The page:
As a boss or team leader, you have to lead people every day. It makes life easier when you have established authority and your followers are generally compliant. But someday you may find yourself leading powerful leaders, perhaps for a board meeting, a nonprofit, or even a high-level management team. These focused and dynamic people create completely different challenges for a facilitator.
This was my exact challenge this week in London. I was honored to moderate a panel for the G8 Young Summit (G8YS) and was quickly recruited to help facilitate 35 young leaders to create an important, detailed communiqué for the heads of state from G8 countries, all in 24 hours. These young leaders, from more than 14 countries, many of whom had never before met, were described at the event by keynote Matthew Bishop of the Economist as the people who will control the world in 2030. They are all strong-willed, successful, passionate entrepreneurs with healthy egos, varied points of view, and independent agendas.
I am happy to say that after an intense and spirited discussion we achieved our goal, but only because of agile facilitation practices, some of which I knew well and some of which I had to improvise along the way.
If you are blessed with advance time, give attendees plenty of information to ready them for the discussion. Use subject matter experts to help frame the conversation in writing, preferably days in advance. Send the attendees a bulleted e-mail with key points and objectives so you don't waste valuable meeting time while preparing them for discussion.
2. Manage Expectations
Make sure your attendees are absolutely clear and aligned on both the objectives and the deliverables. Strong leaders will likely have varied views of the level of depth and detail required in a solution or document. Your job is to make sure you are all working toward the same goal. You also have to make sure the deliverables can be completed within the available timeframe or you will take the blame. Take a little extra time initially to determine a clear and appropriate scope. Then constantly remind everyone in case they stray to their own standards.
3. Keep Everyone Equal
In a free discussion, some people will dominate and others will hang back, letting others talk. Your job is to bring everyone's ideas to the forefront so all can be heard. When soliciting input, start by having everyone take a few minutes to jot down specific ideas on paper. Give them tight structure, such as asking for only two or three responses. If there is time, each person can read his or her notes. Or if consensus is close, simply vote with hands and ask if anything was missed. Don't be afraid to cut someone off if they are hogging the conversation. They might think you are a little rude and bossy, but the other people at the session will appreciate you keeping time and input in balance.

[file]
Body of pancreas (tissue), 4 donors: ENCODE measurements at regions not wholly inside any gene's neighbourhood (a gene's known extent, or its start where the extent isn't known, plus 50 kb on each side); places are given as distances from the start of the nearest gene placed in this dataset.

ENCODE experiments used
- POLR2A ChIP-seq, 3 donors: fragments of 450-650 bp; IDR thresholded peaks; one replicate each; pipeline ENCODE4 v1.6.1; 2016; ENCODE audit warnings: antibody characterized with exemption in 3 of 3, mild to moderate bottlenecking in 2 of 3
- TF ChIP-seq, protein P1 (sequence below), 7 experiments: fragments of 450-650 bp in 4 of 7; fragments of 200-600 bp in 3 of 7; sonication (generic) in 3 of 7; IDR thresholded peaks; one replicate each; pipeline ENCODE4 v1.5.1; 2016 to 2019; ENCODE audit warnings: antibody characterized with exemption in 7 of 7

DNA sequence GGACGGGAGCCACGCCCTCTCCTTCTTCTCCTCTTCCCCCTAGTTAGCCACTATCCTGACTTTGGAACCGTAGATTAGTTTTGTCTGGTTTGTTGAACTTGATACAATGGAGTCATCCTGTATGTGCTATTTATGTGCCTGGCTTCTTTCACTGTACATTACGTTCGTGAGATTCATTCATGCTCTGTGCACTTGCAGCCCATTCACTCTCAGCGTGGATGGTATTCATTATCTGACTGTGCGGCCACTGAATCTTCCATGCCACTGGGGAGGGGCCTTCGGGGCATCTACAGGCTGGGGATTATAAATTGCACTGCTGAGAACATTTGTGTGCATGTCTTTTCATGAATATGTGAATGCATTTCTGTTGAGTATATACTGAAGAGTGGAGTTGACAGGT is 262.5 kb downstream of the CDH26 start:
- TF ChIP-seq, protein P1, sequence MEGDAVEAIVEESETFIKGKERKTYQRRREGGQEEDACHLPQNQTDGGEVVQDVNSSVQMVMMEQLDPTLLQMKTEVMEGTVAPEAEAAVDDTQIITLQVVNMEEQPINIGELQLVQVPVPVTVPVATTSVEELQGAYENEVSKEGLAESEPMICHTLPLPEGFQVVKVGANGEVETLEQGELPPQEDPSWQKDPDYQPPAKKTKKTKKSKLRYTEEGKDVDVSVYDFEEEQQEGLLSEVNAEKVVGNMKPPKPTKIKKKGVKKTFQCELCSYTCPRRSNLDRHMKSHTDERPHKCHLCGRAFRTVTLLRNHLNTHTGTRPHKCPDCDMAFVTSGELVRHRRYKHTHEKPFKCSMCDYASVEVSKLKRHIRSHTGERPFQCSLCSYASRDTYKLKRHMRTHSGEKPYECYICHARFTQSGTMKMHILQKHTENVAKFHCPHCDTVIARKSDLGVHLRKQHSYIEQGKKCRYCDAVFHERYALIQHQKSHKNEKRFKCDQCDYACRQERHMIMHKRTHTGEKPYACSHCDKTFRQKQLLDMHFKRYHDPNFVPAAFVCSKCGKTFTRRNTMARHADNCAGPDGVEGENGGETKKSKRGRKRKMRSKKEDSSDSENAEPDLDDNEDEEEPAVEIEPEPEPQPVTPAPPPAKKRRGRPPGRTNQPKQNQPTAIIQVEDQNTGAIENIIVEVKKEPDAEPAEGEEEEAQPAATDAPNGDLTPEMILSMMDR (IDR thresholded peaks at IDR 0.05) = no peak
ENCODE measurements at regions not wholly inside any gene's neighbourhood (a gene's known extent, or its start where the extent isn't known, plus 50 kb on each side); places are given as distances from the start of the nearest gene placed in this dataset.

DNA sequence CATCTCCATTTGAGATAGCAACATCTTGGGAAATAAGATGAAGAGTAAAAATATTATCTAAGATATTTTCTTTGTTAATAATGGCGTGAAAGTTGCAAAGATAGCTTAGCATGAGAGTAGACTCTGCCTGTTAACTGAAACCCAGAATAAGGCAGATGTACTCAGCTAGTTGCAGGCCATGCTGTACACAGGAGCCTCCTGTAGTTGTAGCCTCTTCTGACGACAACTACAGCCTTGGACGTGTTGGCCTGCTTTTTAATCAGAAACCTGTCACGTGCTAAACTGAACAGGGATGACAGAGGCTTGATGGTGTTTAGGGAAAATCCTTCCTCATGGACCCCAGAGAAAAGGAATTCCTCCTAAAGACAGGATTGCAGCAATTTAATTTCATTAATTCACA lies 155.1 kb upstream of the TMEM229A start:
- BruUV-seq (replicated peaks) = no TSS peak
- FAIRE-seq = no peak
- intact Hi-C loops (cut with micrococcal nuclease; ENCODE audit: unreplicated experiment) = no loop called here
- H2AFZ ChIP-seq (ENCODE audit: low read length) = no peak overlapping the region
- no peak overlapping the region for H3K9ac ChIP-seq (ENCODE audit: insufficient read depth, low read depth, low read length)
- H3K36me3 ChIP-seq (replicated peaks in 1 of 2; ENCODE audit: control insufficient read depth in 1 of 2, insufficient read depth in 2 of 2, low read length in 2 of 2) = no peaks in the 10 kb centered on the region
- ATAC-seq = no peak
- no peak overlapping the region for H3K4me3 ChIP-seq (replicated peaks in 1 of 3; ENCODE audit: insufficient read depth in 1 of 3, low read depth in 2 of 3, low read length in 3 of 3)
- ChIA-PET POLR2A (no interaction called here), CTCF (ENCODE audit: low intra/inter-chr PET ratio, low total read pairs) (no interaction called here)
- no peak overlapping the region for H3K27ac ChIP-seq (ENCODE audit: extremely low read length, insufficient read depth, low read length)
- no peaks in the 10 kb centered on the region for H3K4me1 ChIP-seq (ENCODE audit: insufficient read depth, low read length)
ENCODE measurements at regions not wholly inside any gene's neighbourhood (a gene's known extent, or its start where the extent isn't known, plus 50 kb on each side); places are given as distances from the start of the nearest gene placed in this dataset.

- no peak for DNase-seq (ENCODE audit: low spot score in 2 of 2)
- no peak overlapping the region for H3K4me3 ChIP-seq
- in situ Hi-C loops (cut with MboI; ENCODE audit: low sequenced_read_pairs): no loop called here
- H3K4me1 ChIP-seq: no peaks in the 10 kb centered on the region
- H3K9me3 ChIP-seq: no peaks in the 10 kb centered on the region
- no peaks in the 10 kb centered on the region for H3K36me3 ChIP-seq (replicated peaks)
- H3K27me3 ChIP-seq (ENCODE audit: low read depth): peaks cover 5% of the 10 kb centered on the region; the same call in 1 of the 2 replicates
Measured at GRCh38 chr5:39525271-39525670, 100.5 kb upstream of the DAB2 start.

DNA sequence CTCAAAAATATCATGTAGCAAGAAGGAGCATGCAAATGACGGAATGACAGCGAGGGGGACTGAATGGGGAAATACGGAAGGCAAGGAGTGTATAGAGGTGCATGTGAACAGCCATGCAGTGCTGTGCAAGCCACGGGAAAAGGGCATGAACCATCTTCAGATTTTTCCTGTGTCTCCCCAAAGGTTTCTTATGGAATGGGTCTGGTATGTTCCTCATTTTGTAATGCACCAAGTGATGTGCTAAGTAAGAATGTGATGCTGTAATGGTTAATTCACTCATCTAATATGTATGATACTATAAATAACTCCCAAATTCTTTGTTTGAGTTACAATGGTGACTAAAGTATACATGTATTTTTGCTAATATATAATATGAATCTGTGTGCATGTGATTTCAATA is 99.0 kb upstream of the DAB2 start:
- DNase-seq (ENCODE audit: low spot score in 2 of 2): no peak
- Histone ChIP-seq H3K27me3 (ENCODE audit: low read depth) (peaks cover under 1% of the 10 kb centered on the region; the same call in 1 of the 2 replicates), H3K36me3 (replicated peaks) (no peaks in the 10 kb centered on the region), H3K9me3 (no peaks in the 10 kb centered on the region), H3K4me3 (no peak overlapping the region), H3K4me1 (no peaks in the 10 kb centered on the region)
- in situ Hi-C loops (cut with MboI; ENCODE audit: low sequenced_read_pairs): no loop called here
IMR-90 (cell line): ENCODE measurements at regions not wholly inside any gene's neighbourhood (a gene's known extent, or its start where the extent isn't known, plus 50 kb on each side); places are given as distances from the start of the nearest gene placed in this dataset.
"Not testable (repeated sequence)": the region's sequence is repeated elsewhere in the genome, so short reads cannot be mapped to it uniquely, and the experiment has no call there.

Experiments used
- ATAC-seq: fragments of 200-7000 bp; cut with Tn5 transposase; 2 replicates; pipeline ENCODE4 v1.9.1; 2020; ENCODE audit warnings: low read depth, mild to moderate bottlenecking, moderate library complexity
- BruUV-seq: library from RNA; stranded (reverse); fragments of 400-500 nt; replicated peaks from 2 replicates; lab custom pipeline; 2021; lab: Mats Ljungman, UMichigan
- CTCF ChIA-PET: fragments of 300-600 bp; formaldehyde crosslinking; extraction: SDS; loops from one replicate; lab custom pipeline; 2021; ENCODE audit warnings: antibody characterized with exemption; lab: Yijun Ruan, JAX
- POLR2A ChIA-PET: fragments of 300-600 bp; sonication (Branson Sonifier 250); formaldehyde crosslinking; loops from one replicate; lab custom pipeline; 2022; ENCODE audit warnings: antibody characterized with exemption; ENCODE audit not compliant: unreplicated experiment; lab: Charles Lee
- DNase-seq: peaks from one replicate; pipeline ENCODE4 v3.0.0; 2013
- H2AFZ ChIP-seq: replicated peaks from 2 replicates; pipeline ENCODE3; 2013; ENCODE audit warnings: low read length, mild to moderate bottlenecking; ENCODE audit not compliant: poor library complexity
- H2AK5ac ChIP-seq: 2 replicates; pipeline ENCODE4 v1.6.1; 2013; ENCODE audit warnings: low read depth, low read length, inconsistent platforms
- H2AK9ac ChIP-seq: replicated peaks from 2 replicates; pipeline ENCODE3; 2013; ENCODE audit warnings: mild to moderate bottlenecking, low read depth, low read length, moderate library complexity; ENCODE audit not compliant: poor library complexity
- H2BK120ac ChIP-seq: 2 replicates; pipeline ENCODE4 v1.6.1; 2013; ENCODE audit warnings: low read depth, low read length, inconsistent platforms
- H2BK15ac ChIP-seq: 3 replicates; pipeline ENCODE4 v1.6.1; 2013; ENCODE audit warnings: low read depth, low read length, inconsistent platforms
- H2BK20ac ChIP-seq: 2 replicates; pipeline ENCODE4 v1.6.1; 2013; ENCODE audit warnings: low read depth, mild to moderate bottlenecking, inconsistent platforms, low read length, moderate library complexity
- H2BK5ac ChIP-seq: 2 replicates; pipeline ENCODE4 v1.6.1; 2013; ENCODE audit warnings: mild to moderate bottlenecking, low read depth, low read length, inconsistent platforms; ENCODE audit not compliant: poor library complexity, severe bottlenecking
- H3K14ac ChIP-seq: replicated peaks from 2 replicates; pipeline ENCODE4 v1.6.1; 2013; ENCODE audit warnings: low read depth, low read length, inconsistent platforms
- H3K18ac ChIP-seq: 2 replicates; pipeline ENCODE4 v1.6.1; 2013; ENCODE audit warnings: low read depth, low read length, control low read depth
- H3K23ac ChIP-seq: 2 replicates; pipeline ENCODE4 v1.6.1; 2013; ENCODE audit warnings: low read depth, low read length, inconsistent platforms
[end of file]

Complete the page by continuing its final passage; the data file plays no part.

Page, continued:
4. Maintain Clear Priorities
Passionate people will follow their passion especially when it's coming out of their mouth. Strong advocates can derail a discussion by constantly dragging it back to their own agendas. Your job is to keep the focus on the objectives and deliverables. Write down the discussion focus at the top of the whiteboard so you can simply point to it when correcting a digression. Guide the group toward expansive thinking early and then tighten the boundaries to refine and get to consensus. You have to own the conversation or your leaders will push you aside and take it their own direction.
5. Step Out of Situational Conflict
It's not your job to make people play nice. Spirited debate and healthy conflict can add to the depth of the result. When flare-ups happen, let them go, at least for a bit. Otherwise your participants will feel stifled or unresolved. Let them express enough to verify they have been heard without overusing the time required to complete your task. Of course, recognize that strong advocates may never feel fully heard if the group agrees to go a different way. In this case, make sure that you acknowledge the issue and focus the advocate on the need to meet objectives and deliverables within time constraints.
6. Be Firm but Gracious
When facilitating leaders you have to show strength and self-confidence. You may or may not have time to build trust, but you still have a job to do and you are accountable for completing the task. Many in the group may feel they could do better and they indeed may be right, but this is your session and you must take absolute ownership even if it means politely rejecting the people you admire and respect. As long as you keep a sense of humor and advocate for the priority, most leaders will respect your approach within the context of a difficult challenge. Make sure at the end you acknowledge the participation and patience of each member of your group. Show appreciation and grace; voice your pride in the successful accomplishment of the team deliverables.
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